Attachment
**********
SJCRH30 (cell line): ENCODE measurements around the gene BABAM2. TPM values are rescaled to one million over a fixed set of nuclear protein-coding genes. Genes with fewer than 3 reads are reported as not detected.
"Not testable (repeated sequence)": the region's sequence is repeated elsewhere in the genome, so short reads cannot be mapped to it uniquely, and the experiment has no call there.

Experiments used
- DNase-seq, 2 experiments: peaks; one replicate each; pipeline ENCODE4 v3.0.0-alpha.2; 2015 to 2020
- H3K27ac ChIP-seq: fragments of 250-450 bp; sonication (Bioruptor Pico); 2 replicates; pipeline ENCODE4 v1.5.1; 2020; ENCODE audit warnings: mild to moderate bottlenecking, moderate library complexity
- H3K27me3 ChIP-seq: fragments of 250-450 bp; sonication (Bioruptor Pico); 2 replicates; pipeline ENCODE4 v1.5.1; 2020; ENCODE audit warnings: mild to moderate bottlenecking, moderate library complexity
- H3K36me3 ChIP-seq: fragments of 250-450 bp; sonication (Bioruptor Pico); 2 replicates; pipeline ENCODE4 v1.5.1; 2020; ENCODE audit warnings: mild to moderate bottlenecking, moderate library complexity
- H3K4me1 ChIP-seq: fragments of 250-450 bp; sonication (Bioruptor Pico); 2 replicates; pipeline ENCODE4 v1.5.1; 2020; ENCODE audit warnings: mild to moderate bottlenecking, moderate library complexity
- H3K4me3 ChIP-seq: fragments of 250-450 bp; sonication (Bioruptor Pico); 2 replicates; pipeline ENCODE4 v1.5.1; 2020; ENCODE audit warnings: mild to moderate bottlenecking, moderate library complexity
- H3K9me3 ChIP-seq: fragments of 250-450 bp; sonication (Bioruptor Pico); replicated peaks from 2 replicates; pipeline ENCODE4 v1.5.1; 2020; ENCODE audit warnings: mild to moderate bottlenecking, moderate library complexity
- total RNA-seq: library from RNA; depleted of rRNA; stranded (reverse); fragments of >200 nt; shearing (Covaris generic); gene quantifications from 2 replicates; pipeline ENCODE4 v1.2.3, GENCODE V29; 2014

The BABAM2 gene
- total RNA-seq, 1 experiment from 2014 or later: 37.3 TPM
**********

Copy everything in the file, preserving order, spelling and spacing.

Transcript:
SJCRH30 (cell line): ENCODE measurements around the gene BABAM2. TPM values are rescaled to one million over a fixed set of nuclear protein-coding genes. Genes with fewer than 3 reads are reported as not detected.
"Not testable (repeated sequence)": the region's sequence is repeated elsewhere in the genome, so short reads cannot be mapped to it uniquely, and the experiment has no call there.

Experiments used
- DNase-seq, 2 experiments: peaks; one replicate each; pipeline ENCODE4 v3.0.0-alpha.2; 2015 to 2020
- H3K27ac ChIP-seq: fragments of 250-450 bp; sonication (Bioruptor Pico); 2 replicates; pipeline ENCODE4 v1.5.1; 2020; ENCODE audit warnings: mild to moderate bottlenecking, moderate library complexity
- H3K27me3 ChIP-seq: fragments of 250-450 bp; sonication (Bioruptor Pico); 2 replicates; pipeline ENCODE4 v1.5.1; 2020; ENCODE audit warnings: mild to moderate bottlenecking, moderate library complexity
- H3K36me3 ChIP-seq: fragments of 250-450 bp; sonication (Bioruptor Pico); 2 replicates; pipeline ENCODE4 v1.5.1; 2020; ENCODE audit warnings: mild to moderate bottlenecking, moderate library complexity
- H3K4me1 ChIP-seq: fragments of 250-450 bp; sonication (Bioruptor Pico); 2 replicates; pipeline ENCODE4 v1.5.1; 2020; ENCODE audit warnings: mild to moderate bottlenecking, moderate library complexity
- H3K4me3 ChIP-seq: fragments of 250-450 bp; sonication (Bioruptor Pico); 2 replicates; pipeline ENCODE4 v1.5.1; 2020; ENCODE audit warnings: mild to moderate bottlenecking, moderate library complexity
- H3K9me3 ChIP-seq: fragments of 250-450 bp; sonication (Bioruptor Pico); replicated peaks from 2 replicates; pipeline ENCODE4 v1.5.1; 2020; ENCODE audit warnings: mild to moderate bottlenecking, moderate library complexity
- total RNA-seq: library from RNA; depleted of rRNA; stranded (reverse); fragments of >200 nt; shearing (Covaris generic); gene quantifications from 2 replicates; pipeline ENCODE4 v1.2.3, GENCODE V29; 2014

The BABAM2 gene
- total RNA-seq, 1 experiment from 2014 or later: 37.3 TPM